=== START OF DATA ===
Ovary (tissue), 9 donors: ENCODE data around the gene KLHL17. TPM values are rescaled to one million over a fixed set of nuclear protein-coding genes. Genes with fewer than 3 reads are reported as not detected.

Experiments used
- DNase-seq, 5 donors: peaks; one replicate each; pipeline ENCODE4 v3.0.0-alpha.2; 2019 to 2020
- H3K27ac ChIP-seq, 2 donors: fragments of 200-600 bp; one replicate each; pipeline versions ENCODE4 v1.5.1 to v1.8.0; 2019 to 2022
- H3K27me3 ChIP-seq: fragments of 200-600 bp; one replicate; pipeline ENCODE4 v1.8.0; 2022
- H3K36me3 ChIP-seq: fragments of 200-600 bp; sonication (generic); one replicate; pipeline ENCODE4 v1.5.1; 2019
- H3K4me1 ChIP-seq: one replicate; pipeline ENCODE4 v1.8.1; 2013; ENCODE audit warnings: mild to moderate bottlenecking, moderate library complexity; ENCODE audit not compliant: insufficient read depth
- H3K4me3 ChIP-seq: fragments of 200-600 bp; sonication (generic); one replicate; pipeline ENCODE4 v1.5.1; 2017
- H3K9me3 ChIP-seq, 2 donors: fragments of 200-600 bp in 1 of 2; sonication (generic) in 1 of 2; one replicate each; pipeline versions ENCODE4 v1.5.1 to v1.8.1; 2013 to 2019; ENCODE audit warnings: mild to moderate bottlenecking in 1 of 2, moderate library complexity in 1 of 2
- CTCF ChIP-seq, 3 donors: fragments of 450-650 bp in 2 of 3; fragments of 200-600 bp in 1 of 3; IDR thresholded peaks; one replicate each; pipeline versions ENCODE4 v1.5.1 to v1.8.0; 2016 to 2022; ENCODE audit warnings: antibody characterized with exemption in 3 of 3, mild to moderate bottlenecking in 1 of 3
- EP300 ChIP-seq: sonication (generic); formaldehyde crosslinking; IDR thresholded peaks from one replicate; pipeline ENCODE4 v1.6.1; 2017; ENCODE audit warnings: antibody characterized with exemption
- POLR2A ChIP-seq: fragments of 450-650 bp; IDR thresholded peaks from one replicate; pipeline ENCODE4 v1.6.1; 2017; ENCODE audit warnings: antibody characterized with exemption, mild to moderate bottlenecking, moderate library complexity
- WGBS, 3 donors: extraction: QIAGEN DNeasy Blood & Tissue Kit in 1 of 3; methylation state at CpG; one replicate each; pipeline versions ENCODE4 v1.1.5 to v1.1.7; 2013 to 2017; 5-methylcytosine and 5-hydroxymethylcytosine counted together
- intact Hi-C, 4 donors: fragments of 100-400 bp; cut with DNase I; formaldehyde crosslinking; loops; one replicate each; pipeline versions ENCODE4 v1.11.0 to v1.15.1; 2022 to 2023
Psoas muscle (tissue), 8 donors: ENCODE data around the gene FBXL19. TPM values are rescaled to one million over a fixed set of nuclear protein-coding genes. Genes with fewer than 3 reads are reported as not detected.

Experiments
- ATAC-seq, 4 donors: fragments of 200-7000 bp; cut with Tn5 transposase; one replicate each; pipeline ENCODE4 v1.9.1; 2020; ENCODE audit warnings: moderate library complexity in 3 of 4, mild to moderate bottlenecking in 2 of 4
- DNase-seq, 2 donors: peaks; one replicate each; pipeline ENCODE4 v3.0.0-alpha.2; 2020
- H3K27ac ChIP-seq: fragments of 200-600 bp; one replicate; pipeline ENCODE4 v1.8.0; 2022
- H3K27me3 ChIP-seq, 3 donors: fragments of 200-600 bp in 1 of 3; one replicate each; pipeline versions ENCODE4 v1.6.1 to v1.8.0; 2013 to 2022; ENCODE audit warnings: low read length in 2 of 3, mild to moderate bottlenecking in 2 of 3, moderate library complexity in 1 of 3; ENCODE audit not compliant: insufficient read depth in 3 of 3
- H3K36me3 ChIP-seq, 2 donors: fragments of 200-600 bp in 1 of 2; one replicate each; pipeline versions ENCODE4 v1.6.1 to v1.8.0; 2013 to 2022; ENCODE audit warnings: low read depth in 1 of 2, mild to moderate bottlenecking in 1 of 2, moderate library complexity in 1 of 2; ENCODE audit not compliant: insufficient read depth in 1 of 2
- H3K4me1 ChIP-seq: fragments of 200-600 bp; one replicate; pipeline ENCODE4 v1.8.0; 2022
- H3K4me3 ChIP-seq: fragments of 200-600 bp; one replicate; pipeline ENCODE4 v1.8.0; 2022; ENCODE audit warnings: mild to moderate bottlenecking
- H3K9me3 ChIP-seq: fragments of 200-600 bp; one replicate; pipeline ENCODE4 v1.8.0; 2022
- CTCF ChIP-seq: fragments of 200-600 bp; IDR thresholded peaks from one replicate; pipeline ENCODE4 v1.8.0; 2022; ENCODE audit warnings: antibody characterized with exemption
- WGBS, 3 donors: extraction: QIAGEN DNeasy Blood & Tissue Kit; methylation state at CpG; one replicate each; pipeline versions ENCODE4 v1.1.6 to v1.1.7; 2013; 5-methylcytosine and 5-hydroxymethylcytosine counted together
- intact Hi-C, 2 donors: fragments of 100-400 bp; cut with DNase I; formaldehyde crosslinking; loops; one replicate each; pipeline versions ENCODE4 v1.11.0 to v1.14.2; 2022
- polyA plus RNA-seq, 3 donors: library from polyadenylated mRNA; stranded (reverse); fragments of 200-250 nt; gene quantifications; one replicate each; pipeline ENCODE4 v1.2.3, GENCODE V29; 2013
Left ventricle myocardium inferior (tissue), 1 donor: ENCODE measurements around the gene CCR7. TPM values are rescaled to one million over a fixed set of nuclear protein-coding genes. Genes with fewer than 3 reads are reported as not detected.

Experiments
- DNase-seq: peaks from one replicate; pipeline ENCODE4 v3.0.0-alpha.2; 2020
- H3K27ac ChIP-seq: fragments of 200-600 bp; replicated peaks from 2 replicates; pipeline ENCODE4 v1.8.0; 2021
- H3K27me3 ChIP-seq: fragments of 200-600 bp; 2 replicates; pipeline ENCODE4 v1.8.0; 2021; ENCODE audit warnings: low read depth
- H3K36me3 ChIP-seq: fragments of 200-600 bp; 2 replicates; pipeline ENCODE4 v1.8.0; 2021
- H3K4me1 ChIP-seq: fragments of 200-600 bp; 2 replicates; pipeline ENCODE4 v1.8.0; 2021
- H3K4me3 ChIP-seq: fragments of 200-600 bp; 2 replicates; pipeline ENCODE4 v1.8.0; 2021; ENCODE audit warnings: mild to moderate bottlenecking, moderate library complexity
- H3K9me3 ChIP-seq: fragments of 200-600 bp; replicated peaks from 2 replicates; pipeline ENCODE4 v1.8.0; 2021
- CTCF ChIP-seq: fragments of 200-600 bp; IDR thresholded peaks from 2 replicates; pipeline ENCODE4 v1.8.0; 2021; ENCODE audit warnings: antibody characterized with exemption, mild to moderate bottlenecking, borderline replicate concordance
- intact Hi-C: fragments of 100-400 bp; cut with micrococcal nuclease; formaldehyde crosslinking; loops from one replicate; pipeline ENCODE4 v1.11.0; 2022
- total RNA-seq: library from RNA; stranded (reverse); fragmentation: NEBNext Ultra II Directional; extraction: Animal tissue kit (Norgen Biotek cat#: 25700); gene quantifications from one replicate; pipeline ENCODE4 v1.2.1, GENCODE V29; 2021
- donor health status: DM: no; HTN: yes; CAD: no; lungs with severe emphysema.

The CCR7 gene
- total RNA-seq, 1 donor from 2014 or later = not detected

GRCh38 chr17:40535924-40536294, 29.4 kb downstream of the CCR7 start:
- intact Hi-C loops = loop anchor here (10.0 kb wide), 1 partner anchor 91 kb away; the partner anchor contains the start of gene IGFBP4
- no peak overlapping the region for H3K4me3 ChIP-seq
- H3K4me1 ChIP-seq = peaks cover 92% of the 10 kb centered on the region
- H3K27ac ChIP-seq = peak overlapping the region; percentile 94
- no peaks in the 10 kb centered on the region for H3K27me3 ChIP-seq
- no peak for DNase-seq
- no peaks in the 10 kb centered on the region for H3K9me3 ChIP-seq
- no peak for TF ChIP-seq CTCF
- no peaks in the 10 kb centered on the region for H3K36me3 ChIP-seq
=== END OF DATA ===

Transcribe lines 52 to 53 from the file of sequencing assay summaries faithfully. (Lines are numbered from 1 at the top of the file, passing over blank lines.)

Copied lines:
- no peak for TF ChIP-seq CTCF
- no peaks in the 10 kb centered on the region for H3K36me3 ChIP-seq